Niccolo Machiavelli, Il Principe [The Prince]

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Principe [The Prince]

is the most famous, or infamous, of Machiavelli's writings, in that it is the text which above all others has secured Machiavelli's reputation within the history of ideas as the advocate of a secularised politics emptied of ethical content. Although the term “Machiavellian” is a protean concept, the persistent tendency, which has survived through to the present day, has been to identify Machiavellianism with the expediency and amorality deemed necessary to the exercise of effective politics. The evidence for what might be called this “classic” version of Machiavellianism is the several assertions in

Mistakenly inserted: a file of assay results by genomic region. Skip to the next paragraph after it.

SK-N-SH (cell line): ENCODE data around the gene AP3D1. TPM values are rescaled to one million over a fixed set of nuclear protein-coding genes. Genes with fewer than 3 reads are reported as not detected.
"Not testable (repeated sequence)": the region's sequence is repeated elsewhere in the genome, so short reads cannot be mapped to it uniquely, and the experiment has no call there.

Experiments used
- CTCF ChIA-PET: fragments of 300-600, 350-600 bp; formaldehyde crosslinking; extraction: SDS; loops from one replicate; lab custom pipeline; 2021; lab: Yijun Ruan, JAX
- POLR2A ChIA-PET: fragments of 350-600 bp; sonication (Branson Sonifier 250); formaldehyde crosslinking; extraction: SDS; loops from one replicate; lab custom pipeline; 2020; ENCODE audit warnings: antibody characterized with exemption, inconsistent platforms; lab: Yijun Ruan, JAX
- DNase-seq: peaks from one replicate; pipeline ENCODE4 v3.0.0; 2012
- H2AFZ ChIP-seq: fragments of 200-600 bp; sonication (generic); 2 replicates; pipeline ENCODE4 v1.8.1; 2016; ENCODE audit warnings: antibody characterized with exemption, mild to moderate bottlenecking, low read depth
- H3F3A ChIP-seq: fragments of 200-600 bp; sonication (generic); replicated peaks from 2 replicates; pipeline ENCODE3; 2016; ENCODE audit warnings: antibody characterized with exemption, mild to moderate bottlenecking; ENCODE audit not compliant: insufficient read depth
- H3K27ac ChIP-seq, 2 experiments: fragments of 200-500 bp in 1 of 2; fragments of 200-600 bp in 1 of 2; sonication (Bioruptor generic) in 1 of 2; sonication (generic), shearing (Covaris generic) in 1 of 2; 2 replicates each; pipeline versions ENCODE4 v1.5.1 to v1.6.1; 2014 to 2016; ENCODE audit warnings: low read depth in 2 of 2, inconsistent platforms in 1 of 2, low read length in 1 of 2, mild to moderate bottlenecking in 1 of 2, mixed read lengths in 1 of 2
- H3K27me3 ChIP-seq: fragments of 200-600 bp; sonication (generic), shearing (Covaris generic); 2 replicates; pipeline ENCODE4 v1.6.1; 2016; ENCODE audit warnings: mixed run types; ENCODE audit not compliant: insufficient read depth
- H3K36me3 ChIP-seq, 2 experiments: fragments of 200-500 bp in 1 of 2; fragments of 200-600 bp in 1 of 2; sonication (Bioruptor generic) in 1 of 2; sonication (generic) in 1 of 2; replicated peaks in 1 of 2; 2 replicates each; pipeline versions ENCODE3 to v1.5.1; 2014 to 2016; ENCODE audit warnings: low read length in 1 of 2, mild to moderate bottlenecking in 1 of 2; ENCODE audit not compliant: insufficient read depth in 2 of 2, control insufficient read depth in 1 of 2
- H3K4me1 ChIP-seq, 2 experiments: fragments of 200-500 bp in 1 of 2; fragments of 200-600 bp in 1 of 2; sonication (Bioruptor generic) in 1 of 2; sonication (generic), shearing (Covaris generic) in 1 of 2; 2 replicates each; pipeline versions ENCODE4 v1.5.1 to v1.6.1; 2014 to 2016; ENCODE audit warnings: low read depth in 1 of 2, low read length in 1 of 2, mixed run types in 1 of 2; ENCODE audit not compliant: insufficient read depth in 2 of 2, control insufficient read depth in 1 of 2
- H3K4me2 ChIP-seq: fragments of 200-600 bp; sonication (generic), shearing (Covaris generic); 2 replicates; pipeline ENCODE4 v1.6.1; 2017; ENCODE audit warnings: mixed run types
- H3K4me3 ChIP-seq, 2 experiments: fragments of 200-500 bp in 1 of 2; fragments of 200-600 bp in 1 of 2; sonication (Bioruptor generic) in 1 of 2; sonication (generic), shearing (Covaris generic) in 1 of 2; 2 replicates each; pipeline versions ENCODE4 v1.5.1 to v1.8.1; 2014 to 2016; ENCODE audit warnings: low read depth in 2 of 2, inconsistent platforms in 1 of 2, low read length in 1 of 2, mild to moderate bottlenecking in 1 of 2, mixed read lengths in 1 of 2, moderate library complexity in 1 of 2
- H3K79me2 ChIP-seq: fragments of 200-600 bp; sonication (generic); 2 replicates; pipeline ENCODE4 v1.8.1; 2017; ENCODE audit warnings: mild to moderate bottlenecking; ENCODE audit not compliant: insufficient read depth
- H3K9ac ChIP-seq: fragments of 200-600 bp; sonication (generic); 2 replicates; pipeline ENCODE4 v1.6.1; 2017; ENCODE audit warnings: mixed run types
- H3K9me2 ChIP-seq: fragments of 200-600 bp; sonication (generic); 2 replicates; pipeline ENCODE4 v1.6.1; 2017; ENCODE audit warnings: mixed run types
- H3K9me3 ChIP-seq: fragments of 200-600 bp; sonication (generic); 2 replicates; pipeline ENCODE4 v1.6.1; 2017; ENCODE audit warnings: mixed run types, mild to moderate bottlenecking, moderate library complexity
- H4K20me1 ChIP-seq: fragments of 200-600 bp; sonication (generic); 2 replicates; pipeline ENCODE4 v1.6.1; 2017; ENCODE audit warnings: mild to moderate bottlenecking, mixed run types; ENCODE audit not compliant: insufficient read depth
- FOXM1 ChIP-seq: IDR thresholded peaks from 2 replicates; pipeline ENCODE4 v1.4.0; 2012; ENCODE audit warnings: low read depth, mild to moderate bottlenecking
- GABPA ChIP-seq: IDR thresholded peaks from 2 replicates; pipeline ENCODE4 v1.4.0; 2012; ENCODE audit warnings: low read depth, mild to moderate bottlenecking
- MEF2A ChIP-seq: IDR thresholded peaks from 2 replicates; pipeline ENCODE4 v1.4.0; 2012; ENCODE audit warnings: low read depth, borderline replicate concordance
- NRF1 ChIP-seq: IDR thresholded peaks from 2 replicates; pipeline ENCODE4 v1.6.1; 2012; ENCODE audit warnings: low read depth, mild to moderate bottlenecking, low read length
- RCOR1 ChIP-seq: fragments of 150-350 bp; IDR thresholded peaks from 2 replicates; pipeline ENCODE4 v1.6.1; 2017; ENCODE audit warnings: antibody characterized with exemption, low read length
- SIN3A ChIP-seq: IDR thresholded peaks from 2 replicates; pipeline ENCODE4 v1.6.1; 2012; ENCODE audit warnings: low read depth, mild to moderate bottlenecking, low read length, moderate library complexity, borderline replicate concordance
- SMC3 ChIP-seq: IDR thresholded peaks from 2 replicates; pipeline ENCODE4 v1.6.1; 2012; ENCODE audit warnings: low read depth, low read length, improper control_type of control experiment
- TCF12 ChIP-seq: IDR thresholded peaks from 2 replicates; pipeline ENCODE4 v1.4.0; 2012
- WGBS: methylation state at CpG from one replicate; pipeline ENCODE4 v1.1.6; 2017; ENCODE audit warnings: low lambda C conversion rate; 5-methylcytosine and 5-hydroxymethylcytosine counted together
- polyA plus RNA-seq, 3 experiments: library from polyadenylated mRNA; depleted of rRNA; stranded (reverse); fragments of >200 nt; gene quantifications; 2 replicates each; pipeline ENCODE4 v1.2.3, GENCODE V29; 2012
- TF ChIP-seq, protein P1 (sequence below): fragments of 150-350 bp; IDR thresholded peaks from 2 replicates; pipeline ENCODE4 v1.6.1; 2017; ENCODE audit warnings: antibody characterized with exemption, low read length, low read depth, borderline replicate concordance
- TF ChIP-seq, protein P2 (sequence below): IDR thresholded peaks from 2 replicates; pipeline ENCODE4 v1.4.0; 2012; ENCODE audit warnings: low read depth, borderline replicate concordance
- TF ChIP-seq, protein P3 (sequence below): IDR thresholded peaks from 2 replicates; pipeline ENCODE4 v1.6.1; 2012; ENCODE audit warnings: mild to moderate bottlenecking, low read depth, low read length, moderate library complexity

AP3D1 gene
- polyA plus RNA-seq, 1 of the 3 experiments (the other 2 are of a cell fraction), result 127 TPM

The Prince

which appear to encourage a purely instrumental attitude towards traditional morality. “The fact is”, writes Machiavelli in chapter…

2091 words

Citation: Mousley, Andrew. "Il Principe". The Literary Encyclopedia. First published 17 July 2001 [, accessed 16 July 2024.]

4598 Il Principe 3 Historical context notes are intended to give basic and preliminary information on a topic. In some cases they will be expanded into longer entries as the Literary Encyclopedia evolves.

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